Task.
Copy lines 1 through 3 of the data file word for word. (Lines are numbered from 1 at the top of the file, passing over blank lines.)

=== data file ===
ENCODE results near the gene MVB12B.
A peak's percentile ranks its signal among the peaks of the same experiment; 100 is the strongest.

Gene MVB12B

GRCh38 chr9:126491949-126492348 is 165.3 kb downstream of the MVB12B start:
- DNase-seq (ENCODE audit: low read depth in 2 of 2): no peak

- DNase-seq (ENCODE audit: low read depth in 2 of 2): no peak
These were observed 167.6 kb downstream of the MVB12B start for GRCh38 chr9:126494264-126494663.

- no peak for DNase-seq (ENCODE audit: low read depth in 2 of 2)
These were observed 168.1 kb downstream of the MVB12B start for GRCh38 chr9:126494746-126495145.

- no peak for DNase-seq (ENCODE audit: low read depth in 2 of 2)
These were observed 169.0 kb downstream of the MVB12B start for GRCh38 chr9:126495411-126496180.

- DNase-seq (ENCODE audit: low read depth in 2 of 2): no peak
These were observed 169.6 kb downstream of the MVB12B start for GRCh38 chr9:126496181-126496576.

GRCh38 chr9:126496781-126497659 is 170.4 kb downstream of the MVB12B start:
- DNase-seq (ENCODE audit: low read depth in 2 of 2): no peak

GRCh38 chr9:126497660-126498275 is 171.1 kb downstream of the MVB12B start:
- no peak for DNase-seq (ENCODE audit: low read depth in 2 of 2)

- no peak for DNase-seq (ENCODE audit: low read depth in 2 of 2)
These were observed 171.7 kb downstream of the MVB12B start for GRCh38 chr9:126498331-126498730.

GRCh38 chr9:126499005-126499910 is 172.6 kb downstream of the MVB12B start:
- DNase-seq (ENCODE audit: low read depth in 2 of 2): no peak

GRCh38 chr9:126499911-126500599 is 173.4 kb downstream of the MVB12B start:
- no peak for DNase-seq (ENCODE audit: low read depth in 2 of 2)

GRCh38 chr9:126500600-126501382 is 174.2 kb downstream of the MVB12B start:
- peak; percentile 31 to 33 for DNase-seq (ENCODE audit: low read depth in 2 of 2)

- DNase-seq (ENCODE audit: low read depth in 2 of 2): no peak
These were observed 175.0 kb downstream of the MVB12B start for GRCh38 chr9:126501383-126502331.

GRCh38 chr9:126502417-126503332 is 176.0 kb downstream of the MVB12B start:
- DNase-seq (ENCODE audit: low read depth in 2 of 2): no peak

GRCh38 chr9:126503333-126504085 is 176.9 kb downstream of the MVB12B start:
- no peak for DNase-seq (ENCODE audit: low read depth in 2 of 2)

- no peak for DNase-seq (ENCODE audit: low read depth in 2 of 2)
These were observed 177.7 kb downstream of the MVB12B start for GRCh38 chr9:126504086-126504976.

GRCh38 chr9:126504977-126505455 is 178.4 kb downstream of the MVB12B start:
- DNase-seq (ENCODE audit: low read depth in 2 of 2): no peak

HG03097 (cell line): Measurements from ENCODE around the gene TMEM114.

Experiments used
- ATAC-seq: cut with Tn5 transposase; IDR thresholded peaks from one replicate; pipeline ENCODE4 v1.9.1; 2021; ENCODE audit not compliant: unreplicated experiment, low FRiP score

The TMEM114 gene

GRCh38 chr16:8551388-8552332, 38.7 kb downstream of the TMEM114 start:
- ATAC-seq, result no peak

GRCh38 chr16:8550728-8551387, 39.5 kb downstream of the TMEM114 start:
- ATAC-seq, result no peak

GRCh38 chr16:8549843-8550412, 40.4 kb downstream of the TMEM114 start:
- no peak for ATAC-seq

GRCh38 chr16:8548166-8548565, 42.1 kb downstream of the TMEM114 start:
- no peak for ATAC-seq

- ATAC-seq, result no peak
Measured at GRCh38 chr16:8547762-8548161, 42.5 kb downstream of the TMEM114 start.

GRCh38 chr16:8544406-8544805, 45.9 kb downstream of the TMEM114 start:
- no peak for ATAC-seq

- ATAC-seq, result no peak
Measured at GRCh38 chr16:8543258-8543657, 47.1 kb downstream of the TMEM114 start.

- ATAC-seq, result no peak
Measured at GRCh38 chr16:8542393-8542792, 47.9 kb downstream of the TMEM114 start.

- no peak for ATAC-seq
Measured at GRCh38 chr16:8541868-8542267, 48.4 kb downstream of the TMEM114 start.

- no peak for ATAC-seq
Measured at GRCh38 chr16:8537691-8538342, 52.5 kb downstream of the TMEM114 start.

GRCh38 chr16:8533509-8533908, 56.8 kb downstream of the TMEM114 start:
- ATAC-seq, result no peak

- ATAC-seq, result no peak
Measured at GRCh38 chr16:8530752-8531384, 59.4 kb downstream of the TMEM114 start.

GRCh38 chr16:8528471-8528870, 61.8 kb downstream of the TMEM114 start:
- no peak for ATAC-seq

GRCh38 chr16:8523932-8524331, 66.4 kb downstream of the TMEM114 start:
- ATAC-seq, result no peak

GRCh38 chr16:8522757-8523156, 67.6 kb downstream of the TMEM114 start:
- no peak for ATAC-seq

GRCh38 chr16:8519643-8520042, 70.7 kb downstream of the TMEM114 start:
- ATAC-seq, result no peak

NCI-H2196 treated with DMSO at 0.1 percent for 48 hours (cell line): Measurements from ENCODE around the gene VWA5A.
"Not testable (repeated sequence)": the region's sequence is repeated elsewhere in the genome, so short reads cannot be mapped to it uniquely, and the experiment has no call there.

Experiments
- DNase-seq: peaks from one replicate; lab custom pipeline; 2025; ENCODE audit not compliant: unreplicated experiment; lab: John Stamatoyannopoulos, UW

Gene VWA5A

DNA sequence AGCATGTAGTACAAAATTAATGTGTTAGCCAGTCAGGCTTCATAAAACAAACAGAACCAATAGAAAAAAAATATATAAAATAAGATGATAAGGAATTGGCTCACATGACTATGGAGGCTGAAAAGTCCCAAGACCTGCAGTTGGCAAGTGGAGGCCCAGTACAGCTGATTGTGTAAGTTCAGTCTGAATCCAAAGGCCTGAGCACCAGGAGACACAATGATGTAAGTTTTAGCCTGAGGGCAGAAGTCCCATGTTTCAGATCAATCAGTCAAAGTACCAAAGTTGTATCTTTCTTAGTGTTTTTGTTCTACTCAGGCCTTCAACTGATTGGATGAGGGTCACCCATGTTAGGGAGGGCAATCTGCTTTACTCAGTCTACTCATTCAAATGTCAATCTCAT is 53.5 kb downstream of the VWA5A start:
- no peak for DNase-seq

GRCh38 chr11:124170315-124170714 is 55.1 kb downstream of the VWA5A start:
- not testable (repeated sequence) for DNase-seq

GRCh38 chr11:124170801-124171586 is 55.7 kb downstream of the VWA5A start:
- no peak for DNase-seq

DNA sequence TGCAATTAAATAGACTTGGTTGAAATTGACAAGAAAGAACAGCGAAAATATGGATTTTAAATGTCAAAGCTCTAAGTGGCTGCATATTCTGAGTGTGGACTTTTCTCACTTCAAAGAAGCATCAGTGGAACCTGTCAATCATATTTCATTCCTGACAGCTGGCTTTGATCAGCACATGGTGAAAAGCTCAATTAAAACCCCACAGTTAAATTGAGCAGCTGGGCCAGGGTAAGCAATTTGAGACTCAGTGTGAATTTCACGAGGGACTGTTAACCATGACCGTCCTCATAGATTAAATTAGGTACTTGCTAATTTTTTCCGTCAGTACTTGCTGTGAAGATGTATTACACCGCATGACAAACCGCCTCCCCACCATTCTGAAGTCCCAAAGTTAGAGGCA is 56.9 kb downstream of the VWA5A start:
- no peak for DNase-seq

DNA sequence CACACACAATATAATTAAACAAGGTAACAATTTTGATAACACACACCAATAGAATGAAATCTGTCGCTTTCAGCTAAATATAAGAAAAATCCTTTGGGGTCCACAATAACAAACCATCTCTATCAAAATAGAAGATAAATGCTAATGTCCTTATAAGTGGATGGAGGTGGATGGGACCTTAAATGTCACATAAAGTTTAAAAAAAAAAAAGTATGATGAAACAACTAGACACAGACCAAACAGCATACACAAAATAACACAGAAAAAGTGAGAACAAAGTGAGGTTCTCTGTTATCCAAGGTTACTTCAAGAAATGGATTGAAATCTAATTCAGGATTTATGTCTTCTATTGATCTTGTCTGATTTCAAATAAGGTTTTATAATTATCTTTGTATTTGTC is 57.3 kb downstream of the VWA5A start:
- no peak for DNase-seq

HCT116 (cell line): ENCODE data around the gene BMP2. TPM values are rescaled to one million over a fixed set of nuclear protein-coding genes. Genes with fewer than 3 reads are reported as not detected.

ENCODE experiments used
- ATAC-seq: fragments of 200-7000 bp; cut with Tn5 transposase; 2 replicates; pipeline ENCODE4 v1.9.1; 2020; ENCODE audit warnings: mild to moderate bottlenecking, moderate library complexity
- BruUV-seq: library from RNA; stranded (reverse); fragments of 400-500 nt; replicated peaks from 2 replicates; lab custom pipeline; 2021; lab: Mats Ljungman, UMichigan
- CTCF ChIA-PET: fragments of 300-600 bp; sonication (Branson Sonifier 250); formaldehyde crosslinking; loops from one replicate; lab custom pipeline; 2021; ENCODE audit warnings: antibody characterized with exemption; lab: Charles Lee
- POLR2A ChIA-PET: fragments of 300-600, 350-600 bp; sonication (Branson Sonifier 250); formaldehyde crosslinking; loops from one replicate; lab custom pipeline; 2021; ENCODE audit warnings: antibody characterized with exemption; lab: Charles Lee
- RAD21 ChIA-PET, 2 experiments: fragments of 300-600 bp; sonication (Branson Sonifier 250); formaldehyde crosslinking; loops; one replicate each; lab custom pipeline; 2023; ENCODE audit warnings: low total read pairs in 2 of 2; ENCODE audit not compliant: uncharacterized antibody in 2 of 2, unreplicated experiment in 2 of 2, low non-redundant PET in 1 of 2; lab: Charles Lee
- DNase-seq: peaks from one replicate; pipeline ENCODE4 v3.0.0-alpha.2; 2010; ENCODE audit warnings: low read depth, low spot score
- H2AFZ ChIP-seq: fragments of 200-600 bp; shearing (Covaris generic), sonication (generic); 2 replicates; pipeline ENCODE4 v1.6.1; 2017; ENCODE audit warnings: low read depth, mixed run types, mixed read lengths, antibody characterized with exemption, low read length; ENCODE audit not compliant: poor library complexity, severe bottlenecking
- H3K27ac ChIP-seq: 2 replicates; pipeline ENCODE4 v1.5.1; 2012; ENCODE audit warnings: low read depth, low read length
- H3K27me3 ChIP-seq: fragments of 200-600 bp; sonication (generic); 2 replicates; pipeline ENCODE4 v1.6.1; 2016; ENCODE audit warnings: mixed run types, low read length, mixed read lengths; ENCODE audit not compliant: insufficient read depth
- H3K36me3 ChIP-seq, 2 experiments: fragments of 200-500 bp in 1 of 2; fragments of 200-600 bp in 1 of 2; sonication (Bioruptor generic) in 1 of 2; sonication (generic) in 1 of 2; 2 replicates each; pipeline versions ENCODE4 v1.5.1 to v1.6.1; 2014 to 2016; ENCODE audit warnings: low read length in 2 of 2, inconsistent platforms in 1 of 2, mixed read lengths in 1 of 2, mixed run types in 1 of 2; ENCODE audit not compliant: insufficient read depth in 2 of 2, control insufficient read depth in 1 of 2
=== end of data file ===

ENCODE results near the gene MVB12B.
A peak's percentile ranks its signal among the peaks of the same experiment; 100 is the strongest.

Gene MVB12B